Miller School Students Recognized for Pediatric Research

Miller School medical students Jamie E. Clarke and Amber Bulna won first and third-place honors, respectively, for their oral research presentations at this year’s Florida Chapter of the American Academy of Pediatrics Medical Student Research Forum.

Connective Tissue Disease Influence on Chiari I Malformation Perioperative Outcomes

Jamie Clarke
Jamie Clarke, M.S.

Jamie E. Clarke, M.S., a third-year M.D. candidate, earned first place for her presentation, “Effect of Underlying Connective Tissue Disorders on Pediatric and Adolescent Chiari I Malformation Neurosurgical Patients: A National Inpatient Sample Analysis.” Her project used big data analysis to identify correlations between Chiari I malformation perioperative course complexity and underlying heritable connective tissue disease. Clarke hopes that this data will lay a framework for physicians to adjust care to better suit children’s needs.

“It was so surreal to be presenting the project I have been passionately working on for three years,” Clarke said. “I was very grateful to receive first-place, as it acknowledged that my project is going in the right direction. I deeply hope this work impacts the fields of pediatric neurosurgery and neuroradiology in a strong, positive way.”

Clarke actively performs translational research in pediatric neuroradiology and neurosurgery. The AAP Medical Student Research Forum award will mark the fifth time she has won first place at a research conference while in medical school, with previous wins for her other projects at the Florida Medical Association Annual Research Symposium, the American Physician Scientist Association Virtual Conference, the Eastern-Atlantic Student Research Forum, and the Tylenol Future Care Scholarship.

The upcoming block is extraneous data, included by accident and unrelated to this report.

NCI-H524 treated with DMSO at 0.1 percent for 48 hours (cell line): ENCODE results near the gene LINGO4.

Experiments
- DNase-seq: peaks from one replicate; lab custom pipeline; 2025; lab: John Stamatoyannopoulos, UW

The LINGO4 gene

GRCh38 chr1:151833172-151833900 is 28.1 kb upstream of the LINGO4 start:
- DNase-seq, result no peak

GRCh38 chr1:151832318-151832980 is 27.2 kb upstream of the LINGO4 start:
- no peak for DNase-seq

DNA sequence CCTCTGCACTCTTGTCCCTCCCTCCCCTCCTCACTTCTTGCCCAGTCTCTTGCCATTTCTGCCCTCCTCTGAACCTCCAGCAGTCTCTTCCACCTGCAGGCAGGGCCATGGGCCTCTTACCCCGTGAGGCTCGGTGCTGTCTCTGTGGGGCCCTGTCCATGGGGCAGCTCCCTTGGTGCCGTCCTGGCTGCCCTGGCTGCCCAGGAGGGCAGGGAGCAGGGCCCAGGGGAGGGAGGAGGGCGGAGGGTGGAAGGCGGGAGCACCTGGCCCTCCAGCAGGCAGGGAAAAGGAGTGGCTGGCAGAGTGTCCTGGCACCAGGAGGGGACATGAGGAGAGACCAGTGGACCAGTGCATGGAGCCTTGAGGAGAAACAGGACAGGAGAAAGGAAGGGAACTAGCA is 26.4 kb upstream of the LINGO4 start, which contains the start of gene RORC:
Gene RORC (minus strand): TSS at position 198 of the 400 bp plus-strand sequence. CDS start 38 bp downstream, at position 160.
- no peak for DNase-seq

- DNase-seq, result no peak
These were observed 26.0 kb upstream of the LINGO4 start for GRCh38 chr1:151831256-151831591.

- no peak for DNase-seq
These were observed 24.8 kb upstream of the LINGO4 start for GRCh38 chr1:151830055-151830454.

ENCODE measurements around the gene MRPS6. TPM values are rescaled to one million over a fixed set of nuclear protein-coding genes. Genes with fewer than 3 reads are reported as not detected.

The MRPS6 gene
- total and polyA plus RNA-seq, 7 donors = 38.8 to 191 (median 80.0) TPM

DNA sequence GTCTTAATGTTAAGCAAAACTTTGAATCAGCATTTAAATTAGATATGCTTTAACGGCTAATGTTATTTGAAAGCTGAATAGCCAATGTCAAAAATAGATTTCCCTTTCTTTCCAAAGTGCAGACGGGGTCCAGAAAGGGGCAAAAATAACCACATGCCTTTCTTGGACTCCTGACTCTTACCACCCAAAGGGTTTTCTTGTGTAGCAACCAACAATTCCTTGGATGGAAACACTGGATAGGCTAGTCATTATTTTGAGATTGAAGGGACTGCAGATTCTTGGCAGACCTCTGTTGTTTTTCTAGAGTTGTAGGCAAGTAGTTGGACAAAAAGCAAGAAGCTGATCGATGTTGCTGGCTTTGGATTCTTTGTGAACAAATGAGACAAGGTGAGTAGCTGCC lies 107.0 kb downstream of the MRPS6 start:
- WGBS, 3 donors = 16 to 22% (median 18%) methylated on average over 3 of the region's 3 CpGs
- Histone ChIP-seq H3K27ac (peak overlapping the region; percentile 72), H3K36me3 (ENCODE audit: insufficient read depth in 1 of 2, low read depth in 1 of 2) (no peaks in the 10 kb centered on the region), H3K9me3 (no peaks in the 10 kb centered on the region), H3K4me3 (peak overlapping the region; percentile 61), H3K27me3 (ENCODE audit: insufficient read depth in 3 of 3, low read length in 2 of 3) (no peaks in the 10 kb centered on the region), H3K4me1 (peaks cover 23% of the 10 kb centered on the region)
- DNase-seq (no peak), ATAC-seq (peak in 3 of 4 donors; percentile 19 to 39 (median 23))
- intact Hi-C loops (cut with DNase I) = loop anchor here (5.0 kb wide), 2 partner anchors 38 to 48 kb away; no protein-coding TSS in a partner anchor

Bronchopulmonary Dysplasia Defined

Amber Bulna
Amber Bulna

Amber Bulna, a fourth-year M.D. student, earned third place for her presentation on bronchopulmonary dysplasia (BPD), a lung disease that affects premature infants. As the definition used to indicate the presence of BPD and stratify severity has continued to change throughout the years, her goal was to demonstrate how newer definitions affected the incidence of this disease and the classification of babies in her research cohort.

“I was attracted to BPD research because I am not only pursuing a career in pediatrics but also interested in neonatology,” Bulna said. “I want to provide children with the opportunity to have a bright future by being involved in pediatric research and to have an impact on advancements in treatments on how we, as physicians, can provide optimal care to children.”

Bulna plans to continue her research in BPD as she is currently writing a manuscript using data gathered from the project while working in pediatric nephrology research.

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